Lida Tozzi/Contributing Photographer A performer participates in “Poetic Vibes,” an event held at Strange Brew in Downtown Binghamton. The event was held Saturday evening and brought together various poets, dancers and musicians within the community to celebrate Black History Month.

The theme was throwback hip-hop and the cover was $5, but the atmosphere was far different from any fraternity party. While best known locally for its coffee and tea, Strange Brew hosted “Poetic Vibes” on Saturday night, a forum for poets, dancers, rappers and musicians within the community to express themselves and celebrate Black History Month.

The night was put together by Queens Recognize Queens, an “empowerment brand that promotes diversity, collaboration & leadership,” according to its Facebook page. The event stayed true to its theme, and provided entertainment in the form of hip-hop dancers. In addition, “Poetic Vibes” showcased a performer who, as a hip-hop artist by nature, was able to combine rap and song into the delivery of his poem.

During the event, performers touched upon some sensitive topics including sexual abuse, abandonment and police brutality.

“The importance of these events is having a conversation about things that are hard,” said Ebony Tutora of Binghamton, founder of Queens Recognize Queens. “I have a unique story. I think everybody has a unique story.”

Khadijah Hamilton, a local resident, delivered a piece on her experience as a Muslim woman. The poem contained statements like “they labeled us the mad black woman, and you know what, they were onto something.” The piece was critical of the societal stigmas surrounding black women as well as those who wear hijabs.

“Sometimes I’m not good at talking to people so it’s easy to just write it down; you can say how you feel — what you want to say — without feeling like someone’s going to judge you, and then eventually share it,” Hamilton said.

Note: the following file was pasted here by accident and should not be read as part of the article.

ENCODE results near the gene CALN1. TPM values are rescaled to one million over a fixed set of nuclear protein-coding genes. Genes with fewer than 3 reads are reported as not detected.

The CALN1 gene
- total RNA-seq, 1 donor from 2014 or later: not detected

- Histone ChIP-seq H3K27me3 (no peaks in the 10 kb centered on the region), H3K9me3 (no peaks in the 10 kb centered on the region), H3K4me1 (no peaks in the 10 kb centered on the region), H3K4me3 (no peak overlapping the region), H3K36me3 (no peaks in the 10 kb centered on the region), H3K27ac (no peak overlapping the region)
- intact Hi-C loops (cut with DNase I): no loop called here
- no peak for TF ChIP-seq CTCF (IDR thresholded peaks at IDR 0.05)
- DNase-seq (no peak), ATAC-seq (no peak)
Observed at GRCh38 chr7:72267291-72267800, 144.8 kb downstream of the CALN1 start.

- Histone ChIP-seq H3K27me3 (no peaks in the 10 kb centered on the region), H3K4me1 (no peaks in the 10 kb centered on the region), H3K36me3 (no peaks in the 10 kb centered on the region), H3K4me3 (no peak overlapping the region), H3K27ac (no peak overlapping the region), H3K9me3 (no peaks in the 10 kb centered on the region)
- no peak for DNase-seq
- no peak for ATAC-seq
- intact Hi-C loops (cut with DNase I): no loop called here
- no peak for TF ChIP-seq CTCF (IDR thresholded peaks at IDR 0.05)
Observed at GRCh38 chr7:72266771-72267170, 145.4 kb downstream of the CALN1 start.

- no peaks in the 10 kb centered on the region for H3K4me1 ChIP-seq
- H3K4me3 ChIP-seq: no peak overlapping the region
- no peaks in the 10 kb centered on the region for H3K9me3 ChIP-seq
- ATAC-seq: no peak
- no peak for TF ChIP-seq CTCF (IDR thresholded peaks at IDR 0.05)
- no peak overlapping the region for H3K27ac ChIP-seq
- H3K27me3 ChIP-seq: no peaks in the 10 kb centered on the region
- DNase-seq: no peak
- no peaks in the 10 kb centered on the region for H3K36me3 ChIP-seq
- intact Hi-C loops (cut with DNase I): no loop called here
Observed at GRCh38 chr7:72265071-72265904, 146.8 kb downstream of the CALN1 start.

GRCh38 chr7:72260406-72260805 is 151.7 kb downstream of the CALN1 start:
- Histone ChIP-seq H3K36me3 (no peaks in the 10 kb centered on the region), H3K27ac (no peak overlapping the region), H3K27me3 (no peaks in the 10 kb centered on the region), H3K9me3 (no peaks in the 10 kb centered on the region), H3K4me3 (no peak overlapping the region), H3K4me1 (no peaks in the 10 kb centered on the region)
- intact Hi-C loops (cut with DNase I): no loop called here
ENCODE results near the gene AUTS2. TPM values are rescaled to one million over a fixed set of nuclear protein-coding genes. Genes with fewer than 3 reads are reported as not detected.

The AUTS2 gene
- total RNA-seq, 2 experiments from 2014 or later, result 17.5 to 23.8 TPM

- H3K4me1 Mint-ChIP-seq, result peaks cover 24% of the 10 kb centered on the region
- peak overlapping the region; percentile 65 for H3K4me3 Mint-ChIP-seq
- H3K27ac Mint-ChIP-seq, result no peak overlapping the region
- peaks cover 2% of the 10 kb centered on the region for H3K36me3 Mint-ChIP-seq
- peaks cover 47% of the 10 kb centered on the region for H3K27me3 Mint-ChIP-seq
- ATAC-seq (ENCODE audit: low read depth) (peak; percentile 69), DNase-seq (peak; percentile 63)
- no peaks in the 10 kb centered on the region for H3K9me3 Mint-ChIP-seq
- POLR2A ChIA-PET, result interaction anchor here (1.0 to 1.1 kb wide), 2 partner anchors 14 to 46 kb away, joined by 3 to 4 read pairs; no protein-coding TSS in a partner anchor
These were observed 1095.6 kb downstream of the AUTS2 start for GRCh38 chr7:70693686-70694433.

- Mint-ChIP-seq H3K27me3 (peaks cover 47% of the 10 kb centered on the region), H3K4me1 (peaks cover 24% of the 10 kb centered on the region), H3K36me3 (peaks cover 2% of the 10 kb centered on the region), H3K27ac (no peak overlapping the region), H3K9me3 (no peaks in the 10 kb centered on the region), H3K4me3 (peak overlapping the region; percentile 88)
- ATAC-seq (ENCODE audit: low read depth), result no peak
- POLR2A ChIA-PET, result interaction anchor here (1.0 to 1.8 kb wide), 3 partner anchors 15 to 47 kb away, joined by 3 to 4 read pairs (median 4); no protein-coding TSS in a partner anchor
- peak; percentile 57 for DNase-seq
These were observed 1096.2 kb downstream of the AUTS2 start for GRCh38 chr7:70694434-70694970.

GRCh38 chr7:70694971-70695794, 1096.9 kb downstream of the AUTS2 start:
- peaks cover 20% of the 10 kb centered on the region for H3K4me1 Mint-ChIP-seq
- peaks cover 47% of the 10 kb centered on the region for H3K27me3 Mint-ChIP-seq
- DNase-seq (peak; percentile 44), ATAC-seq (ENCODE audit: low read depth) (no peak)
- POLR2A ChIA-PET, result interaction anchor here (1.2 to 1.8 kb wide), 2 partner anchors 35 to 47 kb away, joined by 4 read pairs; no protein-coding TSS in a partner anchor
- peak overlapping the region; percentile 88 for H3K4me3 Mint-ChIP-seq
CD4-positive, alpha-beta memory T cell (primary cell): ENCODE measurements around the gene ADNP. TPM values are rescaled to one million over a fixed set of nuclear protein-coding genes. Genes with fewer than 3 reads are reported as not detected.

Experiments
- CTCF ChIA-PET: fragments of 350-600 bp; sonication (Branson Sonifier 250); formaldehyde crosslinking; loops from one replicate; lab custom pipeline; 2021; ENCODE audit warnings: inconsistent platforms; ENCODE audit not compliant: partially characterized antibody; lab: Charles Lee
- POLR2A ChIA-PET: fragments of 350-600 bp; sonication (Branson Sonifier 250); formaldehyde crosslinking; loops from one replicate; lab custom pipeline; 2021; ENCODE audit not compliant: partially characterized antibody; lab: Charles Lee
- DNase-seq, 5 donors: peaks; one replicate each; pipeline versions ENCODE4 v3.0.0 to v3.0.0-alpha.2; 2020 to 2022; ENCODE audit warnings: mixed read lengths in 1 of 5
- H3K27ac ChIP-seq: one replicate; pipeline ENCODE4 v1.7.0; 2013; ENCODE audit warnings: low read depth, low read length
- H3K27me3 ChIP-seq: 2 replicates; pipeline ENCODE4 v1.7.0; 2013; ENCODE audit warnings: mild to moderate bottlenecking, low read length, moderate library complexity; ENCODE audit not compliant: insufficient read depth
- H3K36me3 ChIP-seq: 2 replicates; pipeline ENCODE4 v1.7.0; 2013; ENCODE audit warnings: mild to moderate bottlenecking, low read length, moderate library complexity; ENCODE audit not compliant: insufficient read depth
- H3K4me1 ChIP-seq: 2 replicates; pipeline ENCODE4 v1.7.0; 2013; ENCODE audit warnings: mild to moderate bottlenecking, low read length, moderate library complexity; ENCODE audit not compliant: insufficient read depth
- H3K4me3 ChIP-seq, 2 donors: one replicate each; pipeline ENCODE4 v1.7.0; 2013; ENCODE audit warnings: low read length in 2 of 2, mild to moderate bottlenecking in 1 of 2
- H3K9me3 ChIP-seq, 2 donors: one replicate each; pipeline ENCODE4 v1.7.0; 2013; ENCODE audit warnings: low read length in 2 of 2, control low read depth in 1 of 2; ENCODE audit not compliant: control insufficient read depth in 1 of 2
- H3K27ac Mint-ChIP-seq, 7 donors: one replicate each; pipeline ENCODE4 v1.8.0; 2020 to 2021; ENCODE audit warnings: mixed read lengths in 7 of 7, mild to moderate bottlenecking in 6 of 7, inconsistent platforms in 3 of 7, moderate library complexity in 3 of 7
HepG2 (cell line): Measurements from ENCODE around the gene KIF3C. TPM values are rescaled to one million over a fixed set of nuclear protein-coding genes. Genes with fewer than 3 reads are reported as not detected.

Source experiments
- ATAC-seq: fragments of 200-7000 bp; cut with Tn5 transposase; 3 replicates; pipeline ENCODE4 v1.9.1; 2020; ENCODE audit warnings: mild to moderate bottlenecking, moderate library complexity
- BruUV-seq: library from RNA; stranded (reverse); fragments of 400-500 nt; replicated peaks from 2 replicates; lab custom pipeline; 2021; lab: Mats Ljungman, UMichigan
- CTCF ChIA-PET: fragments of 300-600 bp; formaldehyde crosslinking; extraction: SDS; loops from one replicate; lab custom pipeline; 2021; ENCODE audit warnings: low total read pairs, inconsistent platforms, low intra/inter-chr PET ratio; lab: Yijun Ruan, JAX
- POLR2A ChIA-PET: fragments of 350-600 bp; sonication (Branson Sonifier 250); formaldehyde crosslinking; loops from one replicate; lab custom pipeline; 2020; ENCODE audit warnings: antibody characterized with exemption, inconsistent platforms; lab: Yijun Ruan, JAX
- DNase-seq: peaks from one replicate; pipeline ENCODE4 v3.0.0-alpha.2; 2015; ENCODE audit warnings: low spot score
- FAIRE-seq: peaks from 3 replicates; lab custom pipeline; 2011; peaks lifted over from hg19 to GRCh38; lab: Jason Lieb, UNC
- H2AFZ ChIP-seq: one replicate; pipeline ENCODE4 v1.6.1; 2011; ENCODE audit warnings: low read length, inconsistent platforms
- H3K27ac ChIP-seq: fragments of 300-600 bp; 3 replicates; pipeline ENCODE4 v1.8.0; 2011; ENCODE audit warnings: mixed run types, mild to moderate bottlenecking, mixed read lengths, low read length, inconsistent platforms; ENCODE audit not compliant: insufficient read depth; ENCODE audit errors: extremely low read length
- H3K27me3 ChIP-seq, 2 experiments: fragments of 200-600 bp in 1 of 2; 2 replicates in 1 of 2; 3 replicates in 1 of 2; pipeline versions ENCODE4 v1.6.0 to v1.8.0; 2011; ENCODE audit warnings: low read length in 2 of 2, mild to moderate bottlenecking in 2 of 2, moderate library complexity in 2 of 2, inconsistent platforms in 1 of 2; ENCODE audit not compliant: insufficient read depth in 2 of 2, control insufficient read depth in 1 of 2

Regarding this issue of confidence, Tutora had a lot to say. She spoke about making videos on Facebook as a means of promoting her brand, but something about performing in a room full of “live and well people,” she said, seems to boost her confidence.

“I look to Will Smith, he said, ‘Do it afraid;’ you have to always do it afraid,” Tutora said. “That’s how you grow.”

While the event did often feature an emotional vibe, it was broken up by comedic and light moments, with poems titled “Love at first Snapchat,” “Add Me” and “Subtweet.”

The event consisted of scheduled performers, followed by an open-mic section for those feeling spontaneous.

Mornee Curry, a 17-year-old local resident, performed personal poems. She described the experience as inspiring.

“[This event] really helps people express themselves and listen to others,” Curry said. “You get ideas from listening to other people.”

The audience fostered a community vibe, cheering on a poet when he forgot the last half of his piece and a young performer when her music stopped playing. Audience members at Strange Brew were active participants in each other’s empowerment through the arts.

“Art is a really great form of expression,” said Elyssa Diamond, a junior double-majoring in English and human development. “Just having an environment like this that’s so open, that people can just come and speak their minds [in] is really important especially in terms of Black History Month because poetry and dancing and music, it’s all so expressive.”

The importance of this event was evident in each poem and each round of applause which ensued thereafter. Tutora and her fellow coordinators are hopeful that this event may become recurrent. She hopes to expand to the student community as well.

“My goal is to network with other organizations,” Tutora said. “I try to network with different organizations within the community to pull their people, so that’s the goal,” Tutora said.